While all of these examples illustrate the cross-cultural and cross-generational nature of our developing iconic language, they also demonstrate some of the difficulties inherent in designing symbols for the digital domain, which make standardization a challenge. Unlike the DOT/AIGA symbols for traditional wayfinding, digital icons have no corresponding physical object for a user to locate—no staircase, no bathrooms, and no baggage lockers. Since digital icons have developed their meanings separate from the objects they represent, there is no real-world object that defines its meaning, only the idea of a type of user interaction. So, for every icon we all can agree upon, there are at least as many about which there is no agreement and that, therefore, remain in flux. A perusal of the operating system icons on the digital interface archive GUIdebook reveals the great variety of symbols that we have used to communicate similar concepts and tasks. Over time, in the Windows operating system alone, the symbol representing a user’s address book has changed from a card file to a tabbed card file to an actual address book. In other operating systems, icons representing an address book vary from a phone book to a Rolodex® card to a composition book with an @ sign emblazoned on the cover.

“As more aspects of our lives migrate to digital environments…, it would make sense to deliberately undertake the development of a universal symbolic language for use in that sphere.”

As more aspects of our lives migrate to digital environments—as applications and documents accumulate on our PCs, phones, and PDAs—it would make sense to deliberately undertake the development of a universal symbolic language for use in that sphere. From a wayfinding perspective, this would benefit users, making it far easier for them to switch between platforms and devices. But how could we come to an agreement? What would a framework for icon standardization look like?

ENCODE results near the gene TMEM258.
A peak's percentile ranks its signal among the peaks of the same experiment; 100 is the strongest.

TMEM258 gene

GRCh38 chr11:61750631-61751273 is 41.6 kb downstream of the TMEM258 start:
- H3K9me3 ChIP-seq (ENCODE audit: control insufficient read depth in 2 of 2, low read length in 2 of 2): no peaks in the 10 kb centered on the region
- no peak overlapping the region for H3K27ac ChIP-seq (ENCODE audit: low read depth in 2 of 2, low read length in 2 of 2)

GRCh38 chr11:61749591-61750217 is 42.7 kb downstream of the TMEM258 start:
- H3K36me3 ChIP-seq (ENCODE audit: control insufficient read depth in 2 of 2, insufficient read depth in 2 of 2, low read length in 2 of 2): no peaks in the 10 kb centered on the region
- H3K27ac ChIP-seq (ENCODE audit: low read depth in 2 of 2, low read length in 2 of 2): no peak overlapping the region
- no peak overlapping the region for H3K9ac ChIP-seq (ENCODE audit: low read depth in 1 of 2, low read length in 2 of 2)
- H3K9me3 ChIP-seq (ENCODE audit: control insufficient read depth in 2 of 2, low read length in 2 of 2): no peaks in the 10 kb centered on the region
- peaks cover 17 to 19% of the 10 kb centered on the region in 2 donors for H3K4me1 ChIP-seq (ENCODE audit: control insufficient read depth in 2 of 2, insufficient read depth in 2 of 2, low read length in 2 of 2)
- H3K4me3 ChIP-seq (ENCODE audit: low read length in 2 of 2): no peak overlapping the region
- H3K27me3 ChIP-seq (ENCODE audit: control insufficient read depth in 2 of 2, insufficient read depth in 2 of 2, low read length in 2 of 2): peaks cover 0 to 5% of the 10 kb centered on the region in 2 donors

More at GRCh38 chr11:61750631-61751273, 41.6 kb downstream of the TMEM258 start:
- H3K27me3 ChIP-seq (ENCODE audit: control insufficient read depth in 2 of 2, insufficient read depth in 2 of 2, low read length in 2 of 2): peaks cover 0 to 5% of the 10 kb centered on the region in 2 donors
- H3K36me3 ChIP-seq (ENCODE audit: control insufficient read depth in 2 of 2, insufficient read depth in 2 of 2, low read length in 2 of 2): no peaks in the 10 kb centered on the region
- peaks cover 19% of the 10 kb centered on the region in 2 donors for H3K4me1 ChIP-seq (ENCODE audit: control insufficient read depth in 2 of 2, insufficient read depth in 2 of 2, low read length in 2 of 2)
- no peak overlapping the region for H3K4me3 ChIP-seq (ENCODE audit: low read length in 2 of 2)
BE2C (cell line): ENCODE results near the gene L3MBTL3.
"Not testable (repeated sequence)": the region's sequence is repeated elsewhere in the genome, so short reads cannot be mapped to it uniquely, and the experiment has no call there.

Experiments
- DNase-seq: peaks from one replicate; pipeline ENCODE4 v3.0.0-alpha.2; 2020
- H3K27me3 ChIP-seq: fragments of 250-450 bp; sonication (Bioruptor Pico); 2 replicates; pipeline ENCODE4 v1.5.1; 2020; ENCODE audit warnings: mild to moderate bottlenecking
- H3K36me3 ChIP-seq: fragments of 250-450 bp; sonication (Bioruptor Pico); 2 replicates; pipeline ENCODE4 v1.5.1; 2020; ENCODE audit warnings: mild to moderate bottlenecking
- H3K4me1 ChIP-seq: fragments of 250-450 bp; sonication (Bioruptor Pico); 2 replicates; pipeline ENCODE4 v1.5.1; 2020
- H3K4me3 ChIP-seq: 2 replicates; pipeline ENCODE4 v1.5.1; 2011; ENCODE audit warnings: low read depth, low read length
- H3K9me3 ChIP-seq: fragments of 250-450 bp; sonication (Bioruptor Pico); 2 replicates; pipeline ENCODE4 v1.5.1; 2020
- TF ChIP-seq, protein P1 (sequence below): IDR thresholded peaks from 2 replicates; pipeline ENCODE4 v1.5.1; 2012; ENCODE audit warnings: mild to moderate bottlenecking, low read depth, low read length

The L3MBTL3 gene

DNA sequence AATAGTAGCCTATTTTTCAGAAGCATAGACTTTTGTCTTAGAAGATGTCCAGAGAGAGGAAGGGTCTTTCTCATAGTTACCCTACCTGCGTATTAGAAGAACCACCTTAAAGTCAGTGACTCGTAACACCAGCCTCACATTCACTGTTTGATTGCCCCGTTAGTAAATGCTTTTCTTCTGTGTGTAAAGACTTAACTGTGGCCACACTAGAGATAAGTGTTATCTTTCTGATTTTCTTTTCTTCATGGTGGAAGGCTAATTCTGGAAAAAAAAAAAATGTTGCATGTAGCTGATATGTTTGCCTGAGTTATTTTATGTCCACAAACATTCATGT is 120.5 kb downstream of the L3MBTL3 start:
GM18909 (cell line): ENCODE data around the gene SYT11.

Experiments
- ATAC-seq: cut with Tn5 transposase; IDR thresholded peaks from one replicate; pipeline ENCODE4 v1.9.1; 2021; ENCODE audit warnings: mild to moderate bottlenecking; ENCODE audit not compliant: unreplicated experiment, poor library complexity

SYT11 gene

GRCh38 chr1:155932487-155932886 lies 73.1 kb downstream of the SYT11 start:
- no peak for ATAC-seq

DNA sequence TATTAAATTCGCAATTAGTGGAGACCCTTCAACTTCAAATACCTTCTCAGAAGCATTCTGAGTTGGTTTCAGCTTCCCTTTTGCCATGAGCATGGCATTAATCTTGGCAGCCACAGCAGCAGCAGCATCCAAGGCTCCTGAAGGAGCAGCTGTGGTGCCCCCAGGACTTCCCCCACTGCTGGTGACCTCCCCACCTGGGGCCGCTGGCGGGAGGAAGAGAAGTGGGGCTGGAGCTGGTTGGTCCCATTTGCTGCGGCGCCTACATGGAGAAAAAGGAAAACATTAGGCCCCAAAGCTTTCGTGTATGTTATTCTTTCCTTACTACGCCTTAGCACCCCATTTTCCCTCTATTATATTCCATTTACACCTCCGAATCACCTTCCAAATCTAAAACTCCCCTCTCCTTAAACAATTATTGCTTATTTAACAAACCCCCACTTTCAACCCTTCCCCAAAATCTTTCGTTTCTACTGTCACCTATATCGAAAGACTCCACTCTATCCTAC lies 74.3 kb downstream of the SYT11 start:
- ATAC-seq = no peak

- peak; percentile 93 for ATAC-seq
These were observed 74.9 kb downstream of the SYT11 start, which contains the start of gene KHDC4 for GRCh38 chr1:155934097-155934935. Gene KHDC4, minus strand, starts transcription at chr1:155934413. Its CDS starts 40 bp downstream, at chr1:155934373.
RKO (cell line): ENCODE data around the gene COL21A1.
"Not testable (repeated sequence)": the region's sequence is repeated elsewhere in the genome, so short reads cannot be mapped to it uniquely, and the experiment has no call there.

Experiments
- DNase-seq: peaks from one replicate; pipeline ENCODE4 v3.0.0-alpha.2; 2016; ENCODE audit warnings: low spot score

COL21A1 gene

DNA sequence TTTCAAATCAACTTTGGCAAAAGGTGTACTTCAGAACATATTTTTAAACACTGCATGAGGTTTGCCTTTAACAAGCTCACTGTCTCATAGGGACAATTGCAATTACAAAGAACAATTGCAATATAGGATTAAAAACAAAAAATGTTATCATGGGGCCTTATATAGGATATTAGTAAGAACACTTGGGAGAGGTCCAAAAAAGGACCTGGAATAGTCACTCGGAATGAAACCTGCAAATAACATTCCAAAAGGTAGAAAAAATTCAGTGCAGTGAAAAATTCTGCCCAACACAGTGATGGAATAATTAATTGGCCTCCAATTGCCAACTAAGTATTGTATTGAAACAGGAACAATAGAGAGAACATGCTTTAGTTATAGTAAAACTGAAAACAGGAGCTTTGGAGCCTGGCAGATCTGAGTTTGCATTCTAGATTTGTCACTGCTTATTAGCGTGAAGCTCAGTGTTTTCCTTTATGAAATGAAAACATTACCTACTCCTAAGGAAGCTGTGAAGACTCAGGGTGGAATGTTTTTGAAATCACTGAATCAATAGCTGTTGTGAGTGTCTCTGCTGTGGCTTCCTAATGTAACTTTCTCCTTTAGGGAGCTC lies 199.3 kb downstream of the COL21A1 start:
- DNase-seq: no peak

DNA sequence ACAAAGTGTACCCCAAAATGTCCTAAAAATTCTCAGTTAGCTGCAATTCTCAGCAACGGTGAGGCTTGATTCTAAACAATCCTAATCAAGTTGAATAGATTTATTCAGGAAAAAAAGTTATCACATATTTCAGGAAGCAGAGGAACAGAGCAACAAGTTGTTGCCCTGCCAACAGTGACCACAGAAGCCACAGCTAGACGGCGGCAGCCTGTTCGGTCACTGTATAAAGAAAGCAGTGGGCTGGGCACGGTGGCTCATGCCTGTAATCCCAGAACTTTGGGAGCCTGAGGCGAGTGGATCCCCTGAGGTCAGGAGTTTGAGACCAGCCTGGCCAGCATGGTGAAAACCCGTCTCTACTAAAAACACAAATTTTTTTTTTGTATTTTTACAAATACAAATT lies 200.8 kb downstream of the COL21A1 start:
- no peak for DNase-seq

In general, standards for the use of icons have not gained the broad adoption that would reinforce their usage. The International Standards Organization (ISO) issued guidelines ISO/IEC 11581, Parts 1-6 on “User System Interfaces and Symbols—Icon Symbols and Functions” and ISO/IEC 13251, “Collection of Graphical Symbols for Office Equipment,” which have gained acceptance as the standard references in the realm of software development. However, they are not common knowledge to many designers who work in the digital space. Some think these standards are unwieldy and unnecessarily restrictive.

Has Digital Wayfinding Lost its Way?

“Interactions with software tools are becoming increasingly sophisticated and are not always easy to translate into visual symbols.”

As software technology advances, users are faced with both the opportunity and the challenge of completing substantially more complex tasks within their virtual spaces. Their interactions with software tools are becoming increasingly sophisticated and are not always easy to translate into visual symbols. Partly because of this increasing complexity and partly as a result of feature bloat, today’s applications sometimes include icons for every task, cluttering our screens and, counterproductively, making it difficult to find a needed icon in the crowd. How did we get here?